At the birth of the modern internet in the 1990s, cyber-libertarians argued that it created a “free” World Wide Web beyond any restrictions that could be imposed by any national regulator or government. By the turn of the millennium it was already clear that not only would the internet be subject to the increasing jurisdiction of regulators, but also, under international treaties and other forms of international co-operation, multiple regulators could work together to take jurisdiction over the same internet activity, if they considered it to be in the interests of consumers.
A similar process is currently happening with crypto. The starting point has been the existing investment regulation and e-money frameworks, on the basis that if a token closely mimics certain assets, such as e-money, shares, debt, funds or other regulated investments, then it should be regulated as such. This generally makes sense, except in two places. Firstly, the broad definition of a fund means that tokens not generally intended to function like fund units may be classified as such. (Indeed, almost every company in the UK would be a fund were it not for a specific exclusion designed to deal with this point). Secondly, where payments are made in tokens linked to fiat money this may be regulated as e-money, whereas the same function performed in cryptocurrency is unregulated.
The next factor has been regulation encroaching into new activities, led by a drive to prevent money laundering. The EU has passed its Fifth Money Laundering Directive which covers activities relating to the storage and trading of cryptoassets. In the UK, motivated by a desire to protect consumers, there is a further move to regulate the advertising of unregulated cryptoassets by requiring an FCA authorised firm to sign off advertisements. However, the actual proposed requirements for obtaining sign-off, e.g. in terms of disclosure, are far from clear. Furthermore, there are problems with the proposals as currently drafted.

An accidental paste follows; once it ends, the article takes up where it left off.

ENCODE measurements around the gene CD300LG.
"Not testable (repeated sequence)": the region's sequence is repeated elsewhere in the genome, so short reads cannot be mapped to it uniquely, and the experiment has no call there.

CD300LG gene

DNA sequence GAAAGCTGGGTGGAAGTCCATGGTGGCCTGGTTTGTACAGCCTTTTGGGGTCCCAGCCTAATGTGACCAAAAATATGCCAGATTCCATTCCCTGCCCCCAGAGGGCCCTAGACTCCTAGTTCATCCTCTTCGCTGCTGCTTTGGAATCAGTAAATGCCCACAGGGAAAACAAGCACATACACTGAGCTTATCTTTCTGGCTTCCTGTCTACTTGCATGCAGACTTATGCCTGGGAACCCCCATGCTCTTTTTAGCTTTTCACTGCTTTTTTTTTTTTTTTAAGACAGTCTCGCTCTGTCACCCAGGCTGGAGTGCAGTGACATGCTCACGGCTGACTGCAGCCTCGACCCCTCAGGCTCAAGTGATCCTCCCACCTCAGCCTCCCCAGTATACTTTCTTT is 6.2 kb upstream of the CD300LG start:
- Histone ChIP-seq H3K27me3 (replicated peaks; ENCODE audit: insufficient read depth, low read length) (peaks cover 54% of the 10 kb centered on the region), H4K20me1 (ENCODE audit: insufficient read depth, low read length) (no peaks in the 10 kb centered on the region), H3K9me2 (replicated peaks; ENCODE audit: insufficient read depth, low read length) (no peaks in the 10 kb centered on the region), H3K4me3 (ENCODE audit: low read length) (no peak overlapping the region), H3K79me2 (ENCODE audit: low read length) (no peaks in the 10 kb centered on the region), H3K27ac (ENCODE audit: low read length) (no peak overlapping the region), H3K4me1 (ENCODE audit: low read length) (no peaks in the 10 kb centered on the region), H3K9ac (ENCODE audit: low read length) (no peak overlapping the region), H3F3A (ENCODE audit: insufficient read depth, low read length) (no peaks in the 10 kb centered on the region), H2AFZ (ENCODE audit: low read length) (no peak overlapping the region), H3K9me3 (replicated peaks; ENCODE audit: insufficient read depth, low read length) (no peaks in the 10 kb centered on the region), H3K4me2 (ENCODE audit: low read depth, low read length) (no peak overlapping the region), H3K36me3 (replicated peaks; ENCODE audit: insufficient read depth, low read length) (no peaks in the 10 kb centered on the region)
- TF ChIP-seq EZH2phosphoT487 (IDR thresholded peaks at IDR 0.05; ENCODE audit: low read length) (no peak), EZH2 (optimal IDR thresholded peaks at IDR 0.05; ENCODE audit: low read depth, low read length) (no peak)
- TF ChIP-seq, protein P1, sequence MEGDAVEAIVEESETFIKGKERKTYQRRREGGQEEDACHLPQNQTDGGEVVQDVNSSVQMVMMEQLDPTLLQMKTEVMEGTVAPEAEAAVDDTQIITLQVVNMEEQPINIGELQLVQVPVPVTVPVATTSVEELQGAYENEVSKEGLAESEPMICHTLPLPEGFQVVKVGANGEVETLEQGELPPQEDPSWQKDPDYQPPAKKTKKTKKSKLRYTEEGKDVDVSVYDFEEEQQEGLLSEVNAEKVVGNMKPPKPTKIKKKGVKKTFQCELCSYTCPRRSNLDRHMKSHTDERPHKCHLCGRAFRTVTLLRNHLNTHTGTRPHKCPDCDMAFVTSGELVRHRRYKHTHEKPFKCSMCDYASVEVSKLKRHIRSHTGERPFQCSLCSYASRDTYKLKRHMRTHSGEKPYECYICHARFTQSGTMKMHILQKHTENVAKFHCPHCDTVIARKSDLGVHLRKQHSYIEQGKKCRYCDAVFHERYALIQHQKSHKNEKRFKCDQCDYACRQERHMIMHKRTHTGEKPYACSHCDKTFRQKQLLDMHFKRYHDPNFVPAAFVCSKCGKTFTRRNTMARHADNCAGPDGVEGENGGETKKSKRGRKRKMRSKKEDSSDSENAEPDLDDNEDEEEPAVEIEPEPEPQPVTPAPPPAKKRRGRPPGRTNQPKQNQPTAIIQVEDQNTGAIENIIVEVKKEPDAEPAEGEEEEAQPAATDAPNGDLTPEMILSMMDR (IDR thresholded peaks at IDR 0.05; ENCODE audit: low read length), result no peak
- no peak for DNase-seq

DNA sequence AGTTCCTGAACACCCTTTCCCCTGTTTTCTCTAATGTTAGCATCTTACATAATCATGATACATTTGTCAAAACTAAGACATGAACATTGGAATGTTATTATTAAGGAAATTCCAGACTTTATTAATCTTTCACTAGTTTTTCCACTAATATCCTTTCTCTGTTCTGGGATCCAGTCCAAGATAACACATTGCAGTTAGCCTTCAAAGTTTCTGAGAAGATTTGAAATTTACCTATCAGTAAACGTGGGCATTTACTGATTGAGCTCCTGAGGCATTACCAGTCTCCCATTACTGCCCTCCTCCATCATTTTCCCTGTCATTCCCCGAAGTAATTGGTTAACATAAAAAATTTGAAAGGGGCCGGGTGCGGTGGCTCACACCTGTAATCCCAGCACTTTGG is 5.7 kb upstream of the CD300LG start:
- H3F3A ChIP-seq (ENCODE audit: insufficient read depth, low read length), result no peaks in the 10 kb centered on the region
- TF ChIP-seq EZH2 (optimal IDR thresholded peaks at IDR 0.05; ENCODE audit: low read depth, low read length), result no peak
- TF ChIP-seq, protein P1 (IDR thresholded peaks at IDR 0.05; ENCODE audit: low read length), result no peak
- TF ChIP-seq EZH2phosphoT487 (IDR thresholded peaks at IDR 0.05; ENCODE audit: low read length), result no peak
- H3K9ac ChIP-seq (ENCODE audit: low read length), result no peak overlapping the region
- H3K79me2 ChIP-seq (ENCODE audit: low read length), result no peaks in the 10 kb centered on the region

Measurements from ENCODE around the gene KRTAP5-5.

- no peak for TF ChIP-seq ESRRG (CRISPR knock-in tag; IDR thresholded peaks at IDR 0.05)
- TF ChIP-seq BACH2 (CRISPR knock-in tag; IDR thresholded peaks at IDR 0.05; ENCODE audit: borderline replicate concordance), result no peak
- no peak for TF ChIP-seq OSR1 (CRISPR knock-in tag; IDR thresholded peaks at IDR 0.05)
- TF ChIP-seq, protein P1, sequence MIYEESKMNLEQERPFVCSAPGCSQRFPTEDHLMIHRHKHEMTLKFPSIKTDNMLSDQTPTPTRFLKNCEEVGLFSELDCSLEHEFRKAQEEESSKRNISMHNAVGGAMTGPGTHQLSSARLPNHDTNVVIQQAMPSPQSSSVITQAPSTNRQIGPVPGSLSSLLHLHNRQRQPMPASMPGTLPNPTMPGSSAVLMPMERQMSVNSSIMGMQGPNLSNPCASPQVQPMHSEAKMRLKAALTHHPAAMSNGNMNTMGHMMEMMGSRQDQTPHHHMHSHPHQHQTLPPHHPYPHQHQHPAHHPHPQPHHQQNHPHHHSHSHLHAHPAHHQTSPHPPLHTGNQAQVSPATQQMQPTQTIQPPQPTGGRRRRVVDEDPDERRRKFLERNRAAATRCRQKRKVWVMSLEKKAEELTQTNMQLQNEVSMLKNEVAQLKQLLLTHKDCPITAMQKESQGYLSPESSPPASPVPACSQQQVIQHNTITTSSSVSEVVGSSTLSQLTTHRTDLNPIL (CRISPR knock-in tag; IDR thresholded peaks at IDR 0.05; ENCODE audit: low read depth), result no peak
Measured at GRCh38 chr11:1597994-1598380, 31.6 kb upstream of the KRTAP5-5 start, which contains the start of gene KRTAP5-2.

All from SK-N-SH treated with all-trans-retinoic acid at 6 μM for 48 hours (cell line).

These include the fact that a business dealing in unregulated tokens cannot be FCA authorised as it is not performing an FCA regulated activity and a simultaneous requirement that the FCA authorised firm cannot sign off an advertisement in relation to an asset in which it is not familiar. A possible result is that it will become practically impossible to advertise new unregulated cryptoassets. Certainly, it will mean that only very few firms, those both authorised to deal with regulated securities and well versed in unregulated tokens, can provide approval. That will lead to difficulties and delays in getting approvals, and presumably qualified FCA firms will be able to charge a hefty premium for the approval service.